What date is it today? What day is it today? Did you also have to think a lot or guessed a wrong date or day? Well, you are not the only one. We are not much enthusiast these days about the weekends, because all the days feel similar. We are getting lazy, the clock ticks faster than usual, and we just don’t care.
Even the psychologists who study time perception have felt their days ooze into one another. “I’ve experienced it myself,” says Kevin LaBar, a psychologist and neuroscientist at Duke University. This is mostly due to a constrained environment we have started living in.
Stressful, worldwide events that confine everyone to their homes aren’t exactly common, so researchers like LaBar don’t know how, precisely, the current pandemic will distort someone’s temporal perception. But other investigations into negative emotions and time might provide some clues — as well as a few ways to cope.
Most experiments that try detangling our feelings from our sense of time look at short intervals, like seconds or minutes of strong emotions, LaBar says. Those studies show that scary or stressful experiences tend to feel longer. People seeing neutral and threatening faces in a lab scenario, for example, report they saw the upset face for longer. In reality, the faces appeared for equal amounts of time.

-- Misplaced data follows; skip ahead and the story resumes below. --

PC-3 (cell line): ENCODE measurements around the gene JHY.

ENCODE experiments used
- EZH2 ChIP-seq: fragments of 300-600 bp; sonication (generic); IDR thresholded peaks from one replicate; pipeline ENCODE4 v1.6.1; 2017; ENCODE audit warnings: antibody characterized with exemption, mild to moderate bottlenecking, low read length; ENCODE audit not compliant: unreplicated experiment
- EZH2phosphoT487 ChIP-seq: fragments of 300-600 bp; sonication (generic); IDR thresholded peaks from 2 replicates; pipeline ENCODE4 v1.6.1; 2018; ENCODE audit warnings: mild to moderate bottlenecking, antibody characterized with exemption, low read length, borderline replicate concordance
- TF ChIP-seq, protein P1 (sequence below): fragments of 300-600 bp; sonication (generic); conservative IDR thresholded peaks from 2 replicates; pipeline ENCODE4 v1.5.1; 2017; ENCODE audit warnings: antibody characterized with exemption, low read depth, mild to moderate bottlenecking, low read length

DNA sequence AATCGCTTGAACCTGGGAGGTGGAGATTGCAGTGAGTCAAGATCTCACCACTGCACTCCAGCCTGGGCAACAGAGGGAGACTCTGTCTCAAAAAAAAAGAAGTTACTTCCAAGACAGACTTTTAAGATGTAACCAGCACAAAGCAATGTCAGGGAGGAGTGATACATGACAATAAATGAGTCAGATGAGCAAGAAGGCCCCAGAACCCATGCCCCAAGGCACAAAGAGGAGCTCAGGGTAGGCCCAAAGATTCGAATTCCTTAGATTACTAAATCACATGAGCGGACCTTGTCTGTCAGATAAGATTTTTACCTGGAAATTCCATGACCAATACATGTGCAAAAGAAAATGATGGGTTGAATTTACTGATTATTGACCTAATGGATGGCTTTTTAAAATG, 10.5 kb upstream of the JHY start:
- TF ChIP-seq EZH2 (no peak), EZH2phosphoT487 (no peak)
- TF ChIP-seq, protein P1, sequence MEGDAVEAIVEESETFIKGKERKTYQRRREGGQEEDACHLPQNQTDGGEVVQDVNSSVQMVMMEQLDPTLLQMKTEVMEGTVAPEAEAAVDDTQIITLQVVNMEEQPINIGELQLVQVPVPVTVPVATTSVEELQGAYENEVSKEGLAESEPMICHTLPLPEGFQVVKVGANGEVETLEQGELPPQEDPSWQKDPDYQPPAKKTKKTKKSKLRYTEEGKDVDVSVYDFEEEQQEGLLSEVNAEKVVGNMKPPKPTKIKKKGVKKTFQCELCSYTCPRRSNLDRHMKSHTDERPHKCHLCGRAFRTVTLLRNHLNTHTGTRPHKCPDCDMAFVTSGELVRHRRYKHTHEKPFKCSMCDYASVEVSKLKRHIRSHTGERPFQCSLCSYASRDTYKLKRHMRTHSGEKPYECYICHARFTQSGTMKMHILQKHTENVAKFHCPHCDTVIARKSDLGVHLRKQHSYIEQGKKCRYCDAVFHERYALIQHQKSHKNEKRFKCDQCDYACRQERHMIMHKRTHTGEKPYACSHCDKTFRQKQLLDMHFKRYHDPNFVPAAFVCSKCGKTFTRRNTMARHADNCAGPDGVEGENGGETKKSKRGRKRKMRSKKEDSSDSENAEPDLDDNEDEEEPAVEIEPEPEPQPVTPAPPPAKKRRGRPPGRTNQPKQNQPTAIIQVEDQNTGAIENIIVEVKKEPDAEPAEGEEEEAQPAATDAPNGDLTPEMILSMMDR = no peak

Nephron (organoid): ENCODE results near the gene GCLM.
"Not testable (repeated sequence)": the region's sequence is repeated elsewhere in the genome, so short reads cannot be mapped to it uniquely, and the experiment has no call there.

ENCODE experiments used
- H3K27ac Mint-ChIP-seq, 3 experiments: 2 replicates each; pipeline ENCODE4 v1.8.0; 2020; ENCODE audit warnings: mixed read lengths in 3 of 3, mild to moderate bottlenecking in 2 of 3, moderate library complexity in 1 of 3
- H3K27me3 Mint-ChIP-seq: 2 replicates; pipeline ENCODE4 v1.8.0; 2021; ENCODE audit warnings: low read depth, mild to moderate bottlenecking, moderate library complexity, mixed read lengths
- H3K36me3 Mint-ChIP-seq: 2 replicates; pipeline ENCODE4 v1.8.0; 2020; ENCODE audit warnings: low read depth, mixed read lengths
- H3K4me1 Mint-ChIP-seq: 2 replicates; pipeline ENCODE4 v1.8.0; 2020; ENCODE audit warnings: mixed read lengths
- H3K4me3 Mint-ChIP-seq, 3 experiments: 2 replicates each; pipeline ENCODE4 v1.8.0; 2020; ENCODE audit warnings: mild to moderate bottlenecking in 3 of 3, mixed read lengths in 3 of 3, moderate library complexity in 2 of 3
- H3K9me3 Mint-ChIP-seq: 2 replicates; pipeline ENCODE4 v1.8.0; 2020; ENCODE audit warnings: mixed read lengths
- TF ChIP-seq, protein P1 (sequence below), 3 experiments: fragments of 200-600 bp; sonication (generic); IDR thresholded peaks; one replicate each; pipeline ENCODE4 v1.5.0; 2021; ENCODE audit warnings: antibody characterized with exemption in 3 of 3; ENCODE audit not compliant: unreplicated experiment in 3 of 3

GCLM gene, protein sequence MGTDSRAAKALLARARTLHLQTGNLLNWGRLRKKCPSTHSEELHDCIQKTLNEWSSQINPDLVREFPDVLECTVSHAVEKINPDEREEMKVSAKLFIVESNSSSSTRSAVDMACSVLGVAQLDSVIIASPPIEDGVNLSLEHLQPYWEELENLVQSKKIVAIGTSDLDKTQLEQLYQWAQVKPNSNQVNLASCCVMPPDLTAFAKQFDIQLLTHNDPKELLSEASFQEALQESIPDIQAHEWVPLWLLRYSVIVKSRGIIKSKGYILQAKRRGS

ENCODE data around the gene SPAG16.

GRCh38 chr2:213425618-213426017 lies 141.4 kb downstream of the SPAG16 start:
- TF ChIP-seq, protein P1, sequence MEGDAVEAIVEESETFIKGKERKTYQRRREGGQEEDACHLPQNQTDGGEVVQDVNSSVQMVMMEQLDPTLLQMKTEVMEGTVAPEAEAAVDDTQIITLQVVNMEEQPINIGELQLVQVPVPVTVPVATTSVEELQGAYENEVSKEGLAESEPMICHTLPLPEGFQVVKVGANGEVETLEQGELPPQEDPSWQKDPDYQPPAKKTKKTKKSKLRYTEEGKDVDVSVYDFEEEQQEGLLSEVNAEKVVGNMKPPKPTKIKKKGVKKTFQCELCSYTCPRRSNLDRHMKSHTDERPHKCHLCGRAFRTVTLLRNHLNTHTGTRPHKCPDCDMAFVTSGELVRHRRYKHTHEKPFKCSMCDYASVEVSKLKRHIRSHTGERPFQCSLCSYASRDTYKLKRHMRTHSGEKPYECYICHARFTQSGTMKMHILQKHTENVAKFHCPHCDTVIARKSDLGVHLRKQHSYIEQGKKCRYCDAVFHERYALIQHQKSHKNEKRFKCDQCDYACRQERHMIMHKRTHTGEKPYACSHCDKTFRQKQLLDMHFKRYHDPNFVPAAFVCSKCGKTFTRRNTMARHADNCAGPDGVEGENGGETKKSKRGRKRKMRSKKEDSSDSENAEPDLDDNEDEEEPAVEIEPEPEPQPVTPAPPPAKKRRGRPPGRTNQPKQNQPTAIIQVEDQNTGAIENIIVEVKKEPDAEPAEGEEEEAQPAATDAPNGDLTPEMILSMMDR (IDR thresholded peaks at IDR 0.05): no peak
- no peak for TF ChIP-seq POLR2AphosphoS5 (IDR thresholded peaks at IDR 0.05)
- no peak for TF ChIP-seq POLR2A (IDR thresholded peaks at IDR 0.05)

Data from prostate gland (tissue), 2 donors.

When researchers examine people’s brain activity in response to these sights, they see that we devote more attention to what’s in front of us when it’s threatening, LaBar says. It’s possible the attention-suck of scary incidents explains why they seem to last longer. If something alarming demands more of our mental resources, then we look back and feel as if the encounter must have taken more time — it took all that investment, after all.
Constantly worrying about the coronavirus might pull a similar trick on our brains, LaBar thinks. “You’re devoting more of your resources — both your attention resources and memory resources — to processing information about the event,” he says. “That extends the feeling that it’s lasting longer.”
The way to stop this cycle can be done by changing our regular habits, making a to-do-list and most importantly enjoying and devoting time towards your hobbies and your interests.
If we don’t give our brains something to do, we tend to self-reflect — and the ongoing global health crisis seems like a convenient problem for the mind to mull over. Worrying over the same topic repeatedly “can make it seem like you’ve invested longer, because you’re actually just re-engaging these thought processes on the pandemic,” LaBar says.